I am fully aware that you can't possibly get all the talent you need from one high school or community college, however, that being said, you would, as a member of this group of companies, be able to recruit talent from ALL the other adopted high schools and community colleges. The cost of doing so would be MUCH CHEAPER in both the short and long run. And you wouldn't need to wait to form a consortium prior to getting started. Go it alone for now and the herd mentality would kick into gear. Eventually, you could help organize this group of companies so they could share information on prospective talent out there, wherever in the US they may be. You'd be surprised at how quickly a "shortage" would turn into an "overabundance" of talent.

Just Do It!

I refuse to believe that our Chief Marketing Officers, Chief Technology Officers, and Chief Talent Officers are so brain dead that they lack the imagination and foresight to put in place such program. I believe it's only a matter of them choosing "the path of least resistance." It's much easier for them and much less complicated to just obtain some cheap labor from overseas, end of story. As my son used to tell me every time I would come up with some "not so brilliant or brilliant ideas" and try to bounce them off of him, he would say to me, looking somewhat irritated, "Papa, Just Do It!" Well, I've got the same refrain for my colleagues, Just Do it! Time is not on our side and we need to catch these kids while they are about to graduate from elementary school or starting high school, not after they've dropped out or graduated from high school with a mediocre education, at best. By that time---although it's never too late because our college students eventually get to catch up by the time they enter into their upper division phase of studies---they will definitely be starting from the back of the line at the very beginning because their counterparts in Europe and Asia are already way ahead of them in terms of both "basic technical" and "mental" preparation for the skills "you may need."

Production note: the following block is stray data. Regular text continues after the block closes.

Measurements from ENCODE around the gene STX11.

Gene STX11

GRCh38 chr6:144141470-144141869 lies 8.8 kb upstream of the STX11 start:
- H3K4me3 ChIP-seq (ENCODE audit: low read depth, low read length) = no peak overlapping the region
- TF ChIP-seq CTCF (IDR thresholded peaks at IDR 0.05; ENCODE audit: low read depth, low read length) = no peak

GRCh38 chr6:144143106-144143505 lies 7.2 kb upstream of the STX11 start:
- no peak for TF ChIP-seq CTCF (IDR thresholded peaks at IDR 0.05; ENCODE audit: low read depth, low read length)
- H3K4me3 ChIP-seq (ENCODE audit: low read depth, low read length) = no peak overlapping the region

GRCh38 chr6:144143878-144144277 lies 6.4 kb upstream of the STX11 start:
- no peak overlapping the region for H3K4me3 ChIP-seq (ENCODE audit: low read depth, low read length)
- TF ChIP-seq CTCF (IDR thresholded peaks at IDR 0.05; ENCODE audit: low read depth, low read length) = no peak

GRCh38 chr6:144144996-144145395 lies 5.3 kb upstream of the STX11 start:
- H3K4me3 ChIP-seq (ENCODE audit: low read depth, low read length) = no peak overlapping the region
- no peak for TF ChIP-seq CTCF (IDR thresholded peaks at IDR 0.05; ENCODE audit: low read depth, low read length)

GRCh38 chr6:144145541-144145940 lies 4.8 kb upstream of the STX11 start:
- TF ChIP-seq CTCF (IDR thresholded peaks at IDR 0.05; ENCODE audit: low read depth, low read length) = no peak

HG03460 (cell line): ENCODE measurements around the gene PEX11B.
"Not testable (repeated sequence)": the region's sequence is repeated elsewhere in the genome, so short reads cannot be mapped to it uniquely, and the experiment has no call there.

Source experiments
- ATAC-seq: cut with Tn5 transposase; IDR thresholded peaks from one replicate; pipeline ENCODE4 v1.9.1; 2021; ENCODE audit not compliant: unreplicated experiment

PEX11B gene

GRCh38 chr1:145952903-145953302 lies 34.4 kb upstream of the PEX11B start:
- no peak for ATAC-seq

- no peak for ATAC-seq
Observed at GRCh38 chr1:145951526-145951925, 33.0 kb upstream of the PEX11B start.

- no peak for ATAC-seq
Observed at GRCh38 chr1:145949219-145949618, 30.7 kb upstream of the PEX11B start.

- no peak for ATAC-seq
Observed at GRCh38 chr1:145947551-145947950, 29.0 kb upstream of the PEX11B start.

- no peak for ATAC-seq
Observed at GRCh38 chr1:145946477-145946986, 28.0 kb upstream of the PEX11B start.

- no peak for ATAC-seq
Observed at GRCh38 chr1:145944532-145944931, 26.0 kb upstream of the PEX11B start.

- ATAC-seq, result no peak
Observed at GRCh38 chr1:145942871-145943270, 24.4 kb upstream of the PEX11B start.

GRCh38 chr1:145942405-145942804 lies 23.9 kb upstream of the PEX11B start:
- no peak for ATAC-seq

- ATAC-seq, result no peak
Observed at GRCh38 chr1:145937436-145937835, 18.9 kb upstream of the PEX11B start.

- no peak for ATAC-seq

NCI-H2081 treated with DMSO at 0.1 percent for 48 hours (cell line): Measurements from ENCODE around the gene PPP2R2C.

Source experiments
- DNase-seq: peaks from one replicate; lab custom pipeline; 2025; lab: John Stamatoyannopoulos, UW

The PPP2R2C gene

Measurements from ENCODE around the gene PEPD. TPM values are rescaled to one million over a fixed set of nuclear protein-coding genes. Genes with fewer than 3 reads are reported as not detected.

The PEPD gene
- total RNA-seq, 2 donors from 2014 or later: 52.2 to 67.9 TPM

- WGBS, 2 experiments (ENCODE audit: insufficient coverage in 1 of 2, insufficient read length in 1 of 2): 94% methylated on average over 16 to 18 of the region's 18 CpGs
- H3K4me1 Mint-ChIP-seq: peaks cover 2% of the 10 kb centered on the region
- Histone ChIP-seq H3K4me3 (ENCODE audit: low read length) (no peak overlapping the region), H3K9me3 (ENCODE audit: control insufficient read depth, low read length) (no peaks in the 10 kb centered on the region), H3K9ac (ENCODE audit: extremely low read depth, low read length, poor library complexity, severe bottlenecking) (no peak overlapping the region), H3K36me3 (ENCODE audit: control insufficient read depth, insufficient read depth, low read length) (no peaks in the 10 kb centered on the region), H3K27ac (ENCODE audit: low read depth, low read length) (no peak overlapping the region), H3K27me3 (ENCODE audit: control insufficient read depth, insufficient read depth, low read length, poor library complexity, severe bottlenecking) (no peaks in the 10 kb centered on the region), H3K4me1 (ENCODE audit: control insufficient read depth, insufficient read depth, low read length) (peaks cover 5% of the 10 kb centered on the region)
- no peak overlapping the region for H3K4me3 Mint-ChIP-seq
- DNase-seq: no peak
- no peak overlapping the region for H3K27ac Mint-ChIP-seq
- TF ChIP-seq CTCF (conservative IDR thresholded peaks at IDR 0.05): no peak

Yes We Can!

Such partnership effort can be almost painless and highly cost-effective---a stroke of genius, to say the least---with the right combination of Web 2.0 and Virtual Organization Management. As to the question of where the money would come from, it's already there, buried in your existing budget for HR, Advertising, Sales, Marketing, PR, R&D and any other department in your organization. Just call all your department heads, tell them their mission is to find ways to do things better within 1 week to 30 days because you need to reallocate some of this cash sitting in their budget, and tell them two other things, "Yes We Can" and "Just Do It!"

Don't chuckle or laugh out loud if you're thinking that I must live on some other planet and that just isn't the way things are done in your organization. Why? Well, if someone had told you a year ago that Obama would be elected president of the US and that the web would be his secret weapon, you surely would have thought that "this person was on crack." Therefore, it's really only a question of them taking the time to figure out how to be more efficient with respect to existing business processes, re-examining priorities, and the proper reallocation of resources. Skip all the high-powered consultants, year-long studies, etc., because your department heads are smart enough and already have most of the answers. They are just too afraid to step forward, rock the boat and ruin their careers--in respective order. After all, who wants their colleagues and bosses to think that they are on crack or are some sort of nut job.


What Next: Drastic Action or Status Quo?

On the other hand, if Corporate America believes that the shortage problem is really not that serious---it doesn't really rise to the level of a national crisis---then it would really have no valid or compelling reason to take such drastic action and it could opt to maintain the status quo and continue to do business as usual. So which is it?